Skip to comments.Florida Town Celebrates Worm Grunters and Their Unusual Talent for Finding Fish Food
Posted on 04/13/2002 12:32:18 PM PDT by LarryLied
As professional grunters, Gary and Audrey Revell get up before sunrise and drive 25 miles over dirt roads deep into the heart of the Apalachicola National Forest to catch worms.
As the sunlight barely pokes through the pine trees, they climb out of a Ford pickup truck adorned with a bumper sticker that reads "Welcome to the South. Now go home." Audrey hauls a sack filled with empty one-gallon buckets and Gary carries a 10-pound iron rod and a wooden stake.
After hiking off the trail a short way, Gary slams the stake called a stob into the ground, gets on his knees and starts rubbing the iron across the top. He keeps a steady pace and the vibration is rhythmic, almost like a musical instrument. Within a minute, the ground is writhing with worms and Audrey quickly picks them up and tosses them in a can.
"See 'em all," Gary says. "One, two, three, four, five, six, seven, eight it's magic."
Indeed, it is a sight to behold, and this Panhandle town honored the work of people like the Revells on Saturday with the annual Worm Gruntin' Festival.
A couple thousand people from around the South and beyond pulled into this town of 600 about 30 miles outside of Tallahassee near the Gulf of Mexico.
"We've been traveling around the country trying to find things like this," said Dave Hodgkins of Anacortes, Wash., who was with his wife, Fran. "We've been to some strange stuff, but this ranks right up there near the top."
In a field near town, the crowd watched as 5-year-old Emma Donaldson was crowned the worm queen, with rubber worms dangling from her tiara.
Then about 50 children and adults began rubbing their stobs with irons. The ground started to shake.
Jeff Allen, who grunted professionally until about two years ago, stood back and watched with a smile.
"I love it," he said. "They're doing good. You feel that vibration? When you feel that rhythm in your feet, they come up."
He's more then qualified to assess the technique.
"Back when I was 6 years old, Mom and Dad had us out there" in the national forest, Allen said. "I've picked up a million cans."
It's not an easy way to make a living. The Revells make about $20 a can on the worms, which they sell to bait shops and fishermen. Each can holds about 500 worms. The day before the festival, it took almost two hours to fill their first two cans.
"People I bring out here say 'Man, you're crazy to go in the woods like that,'" Gary Revell said as mosquitos and flies swarmed around.
Bad weather can make it difficult to find worms and the wildlife can add to the adventure. He and his wife have run into rattlesnakes and bears while on the job.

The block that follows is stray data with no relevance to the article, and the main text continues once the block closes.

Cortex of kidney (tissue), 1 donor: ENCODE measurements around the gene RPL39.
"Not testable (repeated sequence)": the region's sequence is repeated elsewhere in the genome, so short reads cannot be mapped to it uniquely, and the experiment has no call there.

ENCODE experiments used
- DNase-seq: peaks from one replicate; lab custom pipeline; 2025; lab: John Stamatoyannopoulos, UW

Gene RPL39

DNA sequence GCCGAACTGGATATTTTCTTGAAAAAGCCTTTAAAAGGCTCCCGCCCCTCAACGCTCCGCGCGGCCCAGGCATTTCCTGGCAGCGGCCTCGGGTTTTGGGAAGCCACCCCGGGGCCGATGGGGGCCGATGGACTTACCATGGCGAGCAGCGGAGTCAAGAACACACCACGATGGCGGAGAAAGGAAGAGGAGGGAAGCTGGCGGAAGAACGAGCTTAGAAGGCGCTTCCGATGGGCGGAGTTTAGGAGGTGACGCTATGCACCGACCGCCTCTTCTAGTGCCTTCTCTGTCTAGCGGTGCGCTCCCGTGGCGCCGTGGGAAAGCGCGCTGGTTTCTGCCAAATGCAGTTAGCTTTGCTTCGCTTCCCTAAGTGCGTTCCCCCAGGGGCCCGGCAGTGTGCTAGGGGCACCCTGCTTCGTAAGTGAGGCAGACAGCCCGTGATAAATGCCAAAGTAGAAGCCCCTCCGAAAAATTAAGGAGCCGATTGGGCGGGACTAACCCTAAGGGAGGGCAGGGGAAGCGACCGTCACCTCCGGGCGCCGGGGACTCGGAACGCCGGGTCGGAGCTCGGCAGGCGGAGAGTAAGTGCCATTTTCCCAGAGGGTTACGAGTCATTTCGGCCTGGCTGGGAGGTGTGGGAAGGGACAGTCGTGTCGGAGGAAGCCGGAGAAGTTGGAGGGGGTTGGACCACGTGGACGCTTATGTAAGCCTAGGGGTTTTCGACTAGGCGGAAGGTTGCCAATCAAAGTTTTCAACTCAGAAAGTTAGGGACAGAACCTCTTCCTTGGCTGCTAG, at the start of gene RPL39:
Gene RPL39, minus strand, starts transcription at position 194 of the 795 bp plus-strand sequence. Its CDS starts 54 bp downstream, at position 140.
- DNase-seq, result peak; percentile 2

"Rattlers and moccasins, I don't like those jokers. They will bite you and they don't like you out there in the first place," he said.
In years past, they also had to contend with a lot of competition.
"I remember being out here and there would be 25 or 30 vehicles. You'd really have to hump it," he said. "Those woods have been harvested, so if you don't find the right spot it can be tough."
The work can be tough on the body, too. Revell grips his iron so hard that a hand print has worn into the metal over time. As he rubs his stob, he grunts as if he's lifting weights.
"It takes a while to get that hand print in," he said. "The vibration on you hands, sometimes it makes them swell at night and hurt. And being down on your knees on that wet ground and the cold they ache."
While tough, it still beats raising crickets for bait. The Revells tried that, too, but found that the return on the investment wasn't too good.
Plus they require much more attention, Gary Revell said.
"They're like raising chickens. You've got to baby-sit them things."
If it is cruel for parents to give their children ridiculous names, how more so than to name a town Sopchoppy?
Sopchoppy - nice town - ain't as big as Two Egg and not as old a town as Burnt Corn but still nice - and nice folks.
Any suggestions on what to sell? What is popular in the area?
The one thing I could never understand is how different each area is. In one spot one could groan up as many as you would want and the next place would have none.
If by some chance you didn't get any worms, Florida has a surplus of insects. All you have to do is rake away a few leaves and you will find as many as you need. BTW spiders make fine fish bait.
The city founders probably misread the municipal incorporation forms...
Even if I were starving to death I'd sooner try to catch fish with my bare hands (like Cary Grant did in Father Goose) than, ugh, touch a spider... [grimaces] [shivers]
The townspeople are for the most part honest, hard-working folks whos' ancestors built a great little town in the middle of what later became the Appalachicola National forest. It is still quite rural and they like it that way. Lots of wildlife and the Revell (one of the founding families I believe) was not joking when he mentioned the rattlers, we still have the skin of the rattler that bit my youngest son.
Live about an hour from Sopchoppy. Kilt m'first rattl'r of th' season this afternoon.
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